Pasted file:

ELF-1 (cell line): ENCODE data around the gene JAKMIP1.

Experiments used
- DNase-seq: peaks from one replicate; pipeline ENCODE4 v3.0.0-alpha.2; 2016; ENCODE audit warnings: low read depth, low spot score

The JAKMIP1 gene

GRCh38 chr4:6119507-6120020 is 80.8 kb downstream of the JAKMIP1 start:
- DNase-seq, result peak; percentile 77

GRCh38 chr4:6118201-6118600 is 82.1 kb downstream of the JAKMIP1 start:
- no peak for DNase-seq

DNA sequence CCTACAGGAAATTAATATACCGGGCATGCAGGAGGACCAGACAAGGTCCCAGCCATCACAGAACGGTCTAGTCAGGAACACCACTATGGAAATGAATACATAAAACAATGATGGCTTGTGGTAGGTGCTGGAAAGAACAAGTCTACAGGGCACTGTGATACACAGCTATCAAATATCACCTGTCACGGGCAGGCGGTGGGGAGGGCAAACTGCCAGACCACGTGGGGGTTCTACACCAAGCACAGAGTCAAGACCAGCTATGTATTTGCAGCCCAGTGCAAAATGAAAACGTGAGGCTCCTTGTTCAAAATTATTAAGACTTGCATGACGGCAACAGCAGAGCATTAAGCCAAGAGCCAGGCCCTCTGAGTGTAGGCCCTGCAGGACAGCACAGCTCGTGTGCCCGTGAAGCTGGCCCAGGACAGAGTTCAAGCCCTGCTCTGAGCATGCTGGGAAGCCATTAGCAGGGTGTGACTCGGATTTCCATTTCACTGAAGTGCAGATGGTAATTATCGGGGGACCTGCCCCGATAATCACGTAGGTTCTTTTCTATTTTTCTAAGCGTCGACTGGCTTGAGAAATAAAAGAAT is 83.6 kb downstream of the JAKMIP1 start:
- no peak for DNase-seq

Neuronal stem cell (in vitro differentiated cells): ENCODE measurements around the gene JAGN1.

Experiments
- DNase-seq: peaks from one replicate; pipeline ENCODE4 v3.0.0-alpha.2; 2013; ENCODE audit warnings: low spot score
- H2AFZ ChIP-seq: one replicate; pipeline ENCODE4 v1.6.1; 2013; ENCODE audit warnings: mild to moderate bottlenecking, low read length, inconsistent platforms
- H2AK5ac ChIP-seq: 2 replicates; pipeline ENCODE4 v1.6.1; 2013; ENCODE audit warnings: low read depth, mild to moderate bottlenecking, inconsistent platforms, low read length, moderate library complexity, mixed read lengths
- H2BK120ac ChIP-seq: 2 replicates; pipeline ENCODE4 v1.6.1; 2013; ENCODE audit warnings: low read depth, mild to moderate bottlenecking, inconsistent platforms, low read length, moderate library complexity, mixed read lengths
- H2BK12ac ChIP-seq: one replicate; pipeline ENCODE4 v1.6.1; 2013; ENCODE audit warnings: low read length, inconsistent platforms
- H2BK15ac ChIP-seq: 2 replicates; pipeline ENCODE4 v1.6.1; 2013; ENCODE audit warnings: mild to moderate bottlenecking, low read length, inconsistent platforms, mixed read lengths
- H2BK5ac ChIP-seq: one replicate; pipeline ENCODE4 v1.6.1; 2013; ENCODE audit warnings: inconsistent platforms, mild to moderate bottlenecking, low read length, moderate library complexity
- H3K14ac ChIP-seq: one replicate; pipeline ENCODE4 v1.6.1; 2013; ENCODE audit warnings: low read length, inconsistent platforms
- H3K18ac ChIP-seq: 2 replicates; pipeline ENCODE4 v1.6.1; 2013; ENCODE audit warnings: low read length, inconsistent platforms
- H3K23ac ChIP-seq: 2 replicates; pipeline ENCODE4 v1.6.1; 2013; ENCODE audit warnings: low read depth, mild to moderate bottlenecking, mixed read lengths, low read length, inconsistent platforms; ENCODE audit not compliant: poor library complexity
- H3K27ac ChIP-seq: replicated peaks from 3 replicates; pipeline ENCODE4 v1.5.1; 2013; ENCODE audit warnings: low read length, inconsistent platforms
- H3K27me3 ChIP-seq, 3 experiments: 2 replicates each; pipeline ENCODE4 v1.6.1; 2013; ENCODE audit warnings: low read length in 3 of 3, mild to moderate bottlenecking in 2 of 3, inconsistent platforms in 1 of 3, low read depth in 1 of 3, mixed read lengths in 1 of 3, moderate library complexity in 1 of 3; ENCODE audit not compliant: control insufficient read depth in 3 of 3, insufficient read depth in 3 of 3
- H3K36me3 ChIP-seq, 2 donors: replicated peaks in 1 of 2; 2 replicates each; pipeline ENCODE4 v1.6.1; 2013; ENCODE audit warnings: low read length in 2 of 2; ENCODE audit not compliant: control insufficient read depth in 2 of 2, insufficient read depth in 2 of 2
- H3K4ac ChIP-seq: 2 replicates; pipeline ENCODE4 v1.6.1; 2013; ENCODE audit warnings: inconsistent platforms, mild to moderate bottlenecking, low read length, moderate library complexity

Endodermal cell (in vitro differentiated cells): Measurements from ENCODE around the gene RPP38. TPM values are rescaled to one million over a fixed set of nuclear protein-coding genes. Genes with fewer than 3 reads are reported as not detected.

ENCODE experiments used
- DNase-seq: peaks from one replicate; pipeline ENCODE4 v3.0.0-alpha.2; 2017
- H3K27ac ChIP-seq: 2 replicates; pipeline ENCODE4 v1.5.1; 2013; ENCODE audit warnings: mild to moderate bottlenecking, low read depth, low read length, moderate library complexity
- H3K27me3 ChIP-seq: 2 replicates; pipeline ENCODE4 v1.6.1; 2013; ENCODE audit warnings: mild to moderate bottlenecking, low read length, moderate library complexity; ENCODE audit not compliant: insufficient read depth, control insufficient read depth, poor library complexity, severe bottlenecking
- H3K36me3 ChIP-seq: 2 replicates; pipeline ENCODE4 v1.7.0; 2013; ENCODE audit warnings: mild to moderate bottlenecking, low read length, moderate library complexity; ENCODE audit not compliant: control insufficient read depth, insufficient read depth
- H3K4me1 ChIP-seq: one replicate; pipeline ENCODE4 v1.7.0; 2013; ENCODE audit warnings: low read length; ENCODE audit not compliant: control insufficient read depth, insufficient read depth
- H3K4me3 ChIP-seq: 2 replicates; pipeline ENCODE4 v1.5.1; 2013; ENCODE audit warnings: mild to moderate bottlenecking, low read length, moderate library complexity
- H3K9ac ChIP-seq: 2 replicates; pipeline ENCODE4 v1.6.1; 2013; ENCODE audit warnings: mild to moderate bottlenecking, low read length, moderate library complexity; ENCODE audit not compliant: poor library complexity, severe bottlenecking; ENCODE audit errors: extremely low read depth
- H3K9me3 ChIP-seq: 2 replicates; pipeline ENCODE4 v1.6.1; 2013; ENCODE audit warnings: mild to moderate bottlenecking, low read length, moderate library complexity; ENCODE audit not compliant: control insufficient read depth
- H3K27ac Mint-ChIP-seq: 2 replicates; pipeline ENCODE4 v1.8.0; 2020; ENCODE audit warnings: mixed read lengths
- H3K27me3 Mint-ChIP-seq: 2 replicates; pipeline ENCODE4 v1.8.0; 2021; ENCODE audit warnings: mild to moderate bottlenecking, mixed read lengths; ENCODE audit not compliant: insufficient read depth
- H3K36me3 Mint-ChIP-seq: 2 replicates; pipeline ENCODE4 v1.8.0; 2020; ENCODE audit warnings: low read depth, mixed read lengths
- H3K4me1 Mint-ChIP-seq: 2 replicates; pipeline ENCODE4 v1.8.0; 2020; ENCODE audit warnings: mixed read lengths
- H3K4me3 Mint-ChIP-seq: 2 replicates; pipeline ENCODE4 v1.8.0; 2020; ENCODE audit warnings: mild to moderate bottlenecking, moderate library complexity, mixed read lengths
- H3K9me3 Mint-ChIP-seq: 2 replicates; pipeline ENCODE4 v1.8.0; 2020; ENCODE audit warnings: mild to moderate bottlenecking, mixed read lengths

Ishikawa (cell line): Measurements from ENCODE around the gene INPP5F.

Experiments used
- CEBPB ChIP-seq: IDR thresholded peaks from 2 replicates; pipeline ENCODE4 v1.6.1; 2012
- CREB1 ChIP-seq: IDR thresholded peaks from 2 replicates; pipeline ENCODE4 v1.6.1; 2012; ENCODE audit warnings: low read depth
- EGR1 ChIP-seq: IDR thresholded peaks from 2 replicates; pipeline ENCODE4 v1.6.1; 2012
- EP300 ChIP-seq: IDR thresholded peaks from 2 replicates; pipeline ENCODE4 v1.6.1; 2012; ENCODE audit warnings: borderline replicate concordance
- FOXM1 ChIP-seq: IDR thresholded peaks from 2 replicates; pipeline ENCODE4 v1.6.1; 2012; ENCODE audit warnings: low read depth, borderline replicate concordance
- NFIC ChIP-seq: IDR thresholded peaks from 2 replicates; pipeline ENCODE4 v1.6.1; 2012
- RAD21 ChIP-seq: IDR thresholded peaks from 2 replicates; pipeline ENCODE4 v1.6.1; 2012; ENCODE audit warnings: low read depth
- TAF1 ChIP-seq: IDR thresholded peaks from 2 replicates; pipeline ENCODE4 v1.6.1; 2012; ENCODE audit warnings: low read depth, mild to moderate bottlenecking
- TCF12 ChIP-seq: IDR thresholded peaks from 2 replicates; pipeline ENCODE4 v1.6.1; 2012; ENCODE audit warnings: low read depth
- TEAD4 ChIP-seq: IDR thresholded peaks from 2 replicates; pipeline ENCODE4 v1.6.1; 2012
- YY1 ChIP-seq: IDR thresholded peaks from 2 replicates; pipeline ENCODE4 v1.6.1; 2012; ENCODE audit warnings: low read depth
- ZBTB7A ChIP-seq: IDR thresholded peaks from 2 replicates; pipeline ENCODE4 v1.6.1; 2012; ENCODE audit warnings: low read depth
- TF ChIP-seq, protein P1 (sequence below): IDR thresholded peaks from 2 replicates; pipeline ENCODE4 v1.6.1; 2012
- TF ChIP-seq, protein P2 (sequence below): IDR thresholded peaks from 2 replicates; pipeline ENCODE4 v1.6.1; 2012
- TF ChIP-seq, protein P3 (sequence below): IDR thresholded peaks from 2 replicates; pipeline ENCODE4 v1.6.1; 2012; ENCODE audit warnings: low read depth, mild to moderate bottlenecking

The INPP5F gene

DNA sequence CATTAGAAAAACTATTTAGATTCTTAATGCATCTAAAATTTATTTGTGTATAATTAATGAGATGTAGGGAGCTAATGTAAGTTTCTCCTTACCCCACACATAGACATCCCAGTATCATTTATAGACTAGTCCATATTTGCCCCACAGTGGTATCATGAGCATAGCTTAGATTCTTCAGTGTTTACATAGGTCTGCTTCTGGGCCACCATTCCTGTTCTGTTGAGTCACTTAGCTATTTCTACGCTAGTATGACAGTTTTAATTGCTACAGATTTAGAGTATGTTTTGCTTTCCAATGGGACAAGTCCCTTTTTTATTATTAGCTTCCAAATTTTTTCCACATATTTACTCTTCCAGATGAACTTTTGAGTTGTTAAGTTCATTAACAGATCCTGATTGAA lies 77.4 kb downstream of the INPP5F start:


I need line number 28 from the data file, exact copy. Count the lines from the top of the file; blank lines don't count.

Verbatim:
ENCODE experiments used